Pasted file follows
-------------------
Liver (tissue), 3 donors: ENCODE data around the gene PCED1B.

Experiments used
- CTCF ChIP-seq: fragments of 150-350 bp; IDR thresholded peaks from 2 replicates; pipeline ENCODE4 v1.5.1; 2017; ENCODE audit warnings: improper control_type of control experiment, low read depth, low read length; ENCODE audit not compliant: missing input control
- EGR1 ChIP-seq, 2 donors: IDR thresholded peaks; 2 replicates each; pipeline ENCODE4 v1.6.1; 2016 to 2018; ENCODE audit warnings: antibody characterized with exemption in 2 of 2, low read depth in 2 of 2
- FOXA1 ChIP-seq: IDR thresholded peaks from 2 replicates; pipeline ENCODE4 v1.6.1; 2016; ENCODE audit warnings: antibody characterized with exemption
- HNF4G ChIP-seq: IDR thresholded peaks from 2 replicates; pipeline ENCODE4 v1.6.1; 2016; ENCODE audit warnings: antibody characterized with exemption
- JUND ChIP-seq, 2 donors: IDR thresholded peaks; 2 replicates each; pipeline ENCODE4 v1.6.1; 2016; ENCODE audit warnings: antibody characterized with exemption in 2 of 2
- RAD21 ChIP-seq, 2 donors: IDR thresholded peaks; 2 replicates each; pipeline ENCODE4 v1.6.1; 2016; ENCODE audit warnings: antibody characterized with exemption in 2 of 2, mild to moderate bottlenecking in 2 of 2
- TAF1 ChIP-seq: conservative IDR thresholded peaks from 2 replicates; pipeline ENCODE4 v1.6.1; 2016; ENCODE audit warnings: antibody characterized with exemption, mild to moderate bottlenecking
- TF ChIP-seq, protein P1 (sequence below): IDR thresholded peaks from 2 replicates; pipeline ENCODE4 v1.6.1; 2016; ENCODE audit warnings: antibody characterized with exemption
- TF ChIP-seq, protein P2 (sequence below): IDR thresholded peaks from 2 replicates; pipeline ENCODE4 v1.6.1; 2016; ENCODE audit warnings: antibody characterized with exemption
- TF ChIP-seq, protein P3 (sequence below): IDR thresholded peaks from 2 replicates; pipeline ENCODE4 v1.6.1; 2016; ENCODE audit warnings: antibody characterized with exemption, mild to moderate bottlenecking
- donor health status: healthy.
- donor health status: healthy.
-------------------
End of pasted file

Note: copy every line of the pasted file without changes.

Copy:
Liver (tissue), 3 donors: ENCODE data around the gene PCED1B.

Experiments used
- CTCF ChIP-seq: fragments of 150-350 bp; IDR thresholded peaks from 2 replicates; pipeline ENCODE4 v1.5.1; 2017; ENCODE audit warnings: improper control_type of control experiment, low read depth, low read length; ENCODE audit not compliant: missing input control
- EGR1 ChIP-seq, 2 donors: IDR thresholded peaks; 2 replicates each; pipeline ENCODE4 v1.6.1; 2016 to 2018; ENCODE audit warnings: antibody characterized with exemption in 2 of 2, low read depth in 2 of 2
- FOXA1 ChIP-seq: IDR thresholded peaks from 2 replicates; pipeline ENCODE4 v1.6.1; 2016; ENCODE audit warnings: antibody characterized with exemption
- HNF4G ChIP-seq: IDR thresholded peaks from 2 replicates; pipeline ENCODE4 v1.6.1; 2016; ENCODE audit warnings: antibody characterized with exemption
- JUND ChIP-seq, 2 donors: IDR thresholded peaks; 2 replicates each; pipeline ENCODE4 v1.6.1; 2016; ENCODE audit warnings: antibody characterized with exemption in 2 of 2
- RAD21 ChIP-seq, 2 donors: IDR thresholded peaks; 2 replicates each; pipeline ENCODE4 v1.6.1; 2016; ENCODE audit warnings: antibody characterized with exemption in 2 of 2, mild to moderate bottlenecking in 2 of 2
- TAF1 ChIP-seq: conservative IDR thresholded peaks from 2 replicates; pipeline ENCODE4 v1.6.1; 2016; ENCODE audit warnings: antibody characterized with exemption, mild to moderate bottlenecking
- TF ChIP-seq, protein P1 (sequence below): IDR thresholded peaks from 2 replicates; pipeline ENCODE4 v1.6.1; 2016; ENCODE audit warnings: antibody characterized with exemption
- TF ChIP-seq, protein P2 (sequence below): IDR thresholded peaks from 2 replicates; pipeline ENCODE4 v1.6.1; 2016; ENCODE audit warnings: antibody characterized with exemption
- TF ChIP-seq, protein P3 (sequence below): IDR thresholded peaks from 2 replicates; pipeline ENCODE4 v1.6.1; 2016; ENCODE audit warnings: antibody characterized with exemption, mild to moderate bottlenecking
- donor health status: healthy.
- donor health status: healthy.